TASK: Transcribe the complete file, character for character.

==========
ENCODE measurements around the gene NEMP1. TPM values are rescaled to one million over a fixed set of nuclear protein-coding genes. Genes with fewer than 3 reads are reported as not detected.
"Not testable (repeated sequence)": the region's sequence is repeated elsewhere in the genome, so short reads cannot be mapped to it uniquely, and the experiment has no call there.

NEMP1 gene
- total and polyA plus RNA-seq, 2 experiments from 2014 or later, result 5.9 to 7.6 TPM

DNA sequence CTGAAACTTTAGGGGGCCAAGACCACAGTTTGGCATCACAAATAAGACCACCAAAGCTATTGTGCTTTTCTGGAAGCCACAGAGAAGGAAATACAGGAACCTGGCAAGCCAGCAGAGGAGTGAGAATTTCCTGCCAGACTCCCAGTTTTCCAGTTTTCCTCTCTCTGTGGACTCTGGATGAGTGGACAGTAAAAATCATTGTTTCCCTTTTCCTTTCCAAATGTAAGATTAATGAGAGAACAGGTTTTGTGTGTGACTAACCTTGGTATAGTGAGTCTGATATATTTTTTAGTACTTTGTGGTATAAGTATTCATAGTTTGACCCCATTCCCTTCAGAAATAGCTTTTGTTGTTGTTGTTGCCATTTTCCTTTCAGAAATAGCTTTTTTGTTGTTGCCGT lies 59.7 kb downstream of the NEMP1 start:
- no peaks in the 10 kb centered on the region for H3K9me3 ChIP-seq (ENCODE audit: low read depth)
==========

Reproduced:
ENCODE measurements around the gene NEMP1. TPM values are rescaled to one million over a fixed set of nuclear protein-coding genes. Genes with fewer than 3 reads are reported as not detected.
"Not testable (repeated sequence)": the region's sequence is repeated elsewhere in the genome, so short reads cannot be mapped to it uniquely, and the experiment has no call there.

NEMP1 gene
- total and polyA plus RNA-seq, 2 experiments from 2014 or later, result 5.9 to 7.6 TPM

DNA sequence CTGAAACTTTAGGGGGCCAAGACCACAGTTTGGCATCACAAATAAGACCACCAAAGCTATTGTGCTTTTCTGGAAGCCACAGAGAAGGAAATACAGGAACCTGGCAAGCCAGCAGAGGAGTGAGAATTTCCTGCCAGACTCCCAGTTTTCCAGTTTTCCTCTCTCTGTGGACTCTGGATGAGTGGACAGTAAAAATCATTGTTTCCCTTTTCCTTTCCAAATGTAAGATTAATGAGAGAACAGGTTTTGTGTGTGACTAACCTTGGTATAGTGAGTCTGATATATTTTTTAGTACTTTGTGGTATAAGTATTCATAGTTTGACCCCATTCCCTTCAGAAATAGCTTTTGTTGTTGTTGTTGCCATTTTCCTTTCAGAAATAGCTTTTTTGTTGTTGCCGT lies 59.7 kb downstream of the NEMP1 start:
- no peaks in the 10 kb centered on the region for H3K9me3 ChIP-seq (ENCODE audit: low read depth)